Architecture of London

London’s buildings are too diverse to be characterised by any particular architectural style, and have been built over a long period of time. Many grand houses and public buildings, such as the National Gallery, are constructed from Portland stone. Some areas of the city, particularly those just west of the centre, are characterised by white stucco or whitewashed buildings. Few structures pre-date the Great Fire of 1666, except for a few trace Roman remains, the Tower of London and a few scattered Tudor survivors in the City. Wren‘s late 17th century churches and the financial institutions of the 18th and 19th centuries such as the Royal Exchange and the Bank of England, to the early 20th century Old Bailey and the 1960s Barbican Estate form part of the varied architectural heritage.

The disused, but soon to be rejuvenated, 1939 Battersea Power Station by the river in the southwest is a local landmark, while some railway termini are excellent examples of Victorian architecture, most notably St. Pancras and Paddington. The density of London varies, with high employment density in the central area, high residential densities in inner London and lower densities in the suburbs.

The Monument in the City of London provides views of the surrounding area while commemorating the Great Fire of London, which originated nearby. Marble Arch and Wellington Arch, at the north and south ends of Park Lane respectively, have royal connections, as do the Albert Memorial and Royal Albert Hall in Kensington. Nelson’s Column is a nationally-recognised monument in Trafalgar Square, one of the focal points of the city centre.

Buckingham Palace is the official residence of the British monarch

High-rise development is restricted at certain sites if it would obstruct protected views of St. Paul’s Cathedral. Nevertheless, there are plans for more skyscrapers in Central London (see Tall buildings in London), including the 72-storey Shard London Bridge, which will be one of the tallest buildings in Europe. Development temporarily stalled as a result of the recent financial crisis, but is reported to be recovering. Older buildings are mainly brick built, most commonly the yellow London stock brick or a warm orange-red variety, often decorated with carvings and white plaster mouldings.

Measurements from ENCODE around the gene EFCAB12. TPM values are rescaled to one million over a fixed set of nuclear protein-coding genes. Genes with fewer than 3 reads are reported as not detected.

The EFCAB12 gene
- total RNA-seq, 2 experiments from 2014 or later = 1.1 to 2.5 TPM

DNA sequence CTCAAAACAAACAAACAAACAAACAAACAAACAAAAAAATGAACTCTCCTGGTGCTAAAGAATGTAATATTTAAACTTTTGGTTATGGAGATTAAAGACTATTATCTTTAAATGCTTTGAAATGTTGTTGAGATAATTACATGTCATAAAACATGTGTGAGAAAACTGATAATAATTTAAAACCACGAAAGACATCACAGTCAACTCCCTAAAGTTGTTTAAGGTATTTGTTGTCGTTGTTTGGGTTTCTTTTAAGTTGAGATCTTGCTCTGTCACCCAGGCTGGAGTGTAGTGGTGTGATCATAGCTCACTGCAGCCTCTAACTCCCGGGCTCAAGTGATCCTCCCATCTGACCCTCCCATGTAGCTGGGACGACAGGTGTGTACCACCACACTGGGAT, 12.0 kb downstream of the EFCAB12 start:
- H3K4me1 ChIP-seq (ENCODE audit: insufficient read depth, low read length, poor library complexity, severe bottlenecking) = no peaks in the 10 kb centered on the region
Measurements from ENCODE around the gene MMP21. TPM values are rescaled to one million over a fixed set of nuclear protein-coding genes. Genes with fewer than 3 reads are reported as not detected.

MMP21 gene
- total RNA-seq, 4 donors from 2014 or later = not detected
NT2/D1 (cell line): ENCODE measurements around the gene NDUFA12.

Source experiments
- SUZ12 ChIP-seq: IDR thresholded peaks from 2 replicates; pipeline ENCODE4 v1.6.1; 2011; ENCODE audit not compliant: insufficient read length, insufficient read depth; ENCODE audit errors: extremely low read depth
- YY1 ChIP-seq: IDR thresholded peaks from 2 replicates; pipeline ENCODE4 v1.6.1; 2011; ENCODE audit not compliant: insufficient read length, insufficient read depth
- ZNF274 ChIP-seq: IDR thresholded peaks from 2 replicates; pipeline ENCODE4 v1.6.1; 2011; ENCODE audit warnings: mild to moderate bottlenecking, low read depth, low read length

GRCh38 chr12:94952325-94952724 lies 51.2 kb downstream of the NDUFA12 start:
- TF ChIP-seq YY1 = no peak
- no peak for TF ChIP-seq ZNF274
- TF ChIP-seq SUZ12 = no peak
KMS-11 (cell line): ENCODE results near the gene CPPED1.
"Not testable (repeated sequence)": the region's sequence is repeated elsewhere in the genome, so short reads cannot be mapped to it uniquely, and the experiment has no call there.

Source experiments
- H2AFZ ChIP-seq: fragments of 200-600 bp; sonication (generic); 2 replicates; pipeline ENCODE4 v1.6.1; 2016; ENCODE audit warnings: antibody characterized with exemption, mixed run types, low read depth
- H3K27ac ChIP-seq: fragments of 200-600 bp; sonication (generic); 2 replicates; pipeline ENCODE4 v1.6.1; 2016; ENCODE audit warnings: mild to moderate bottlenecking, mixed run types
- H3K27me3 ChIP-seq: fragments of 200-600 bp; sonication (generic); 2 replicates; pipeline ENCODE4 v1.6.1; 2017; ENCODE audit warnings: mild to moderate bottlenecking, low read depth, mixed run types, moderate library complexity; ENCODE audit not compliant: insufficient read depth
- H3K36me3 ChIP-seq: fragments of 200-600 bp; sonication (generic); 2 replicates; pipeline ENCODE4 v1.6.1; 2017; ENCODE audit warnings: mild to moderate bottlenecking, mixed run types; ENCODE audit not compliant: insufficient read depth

In the dense areas, most of the concentration is achieved with medium- and high-rise buildings. London’s skyscrapers such as 30 St Mary Axe, Tower 42, the Broadgate Tower and One Canada Square are usually found in the two financial districts, the City of London and Canary Wharf. Other notable modern buildings include City Hall in Southwark with its distinctive oval shape, and the British Library in Somers Town/Kings Cross. What was formerly the Millennium Dome, located by the Thames to the east of Canary Wharf, is now used as an entertainment venue called The O2 arena.

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~ by superbowlnyc on January 30, 2011.

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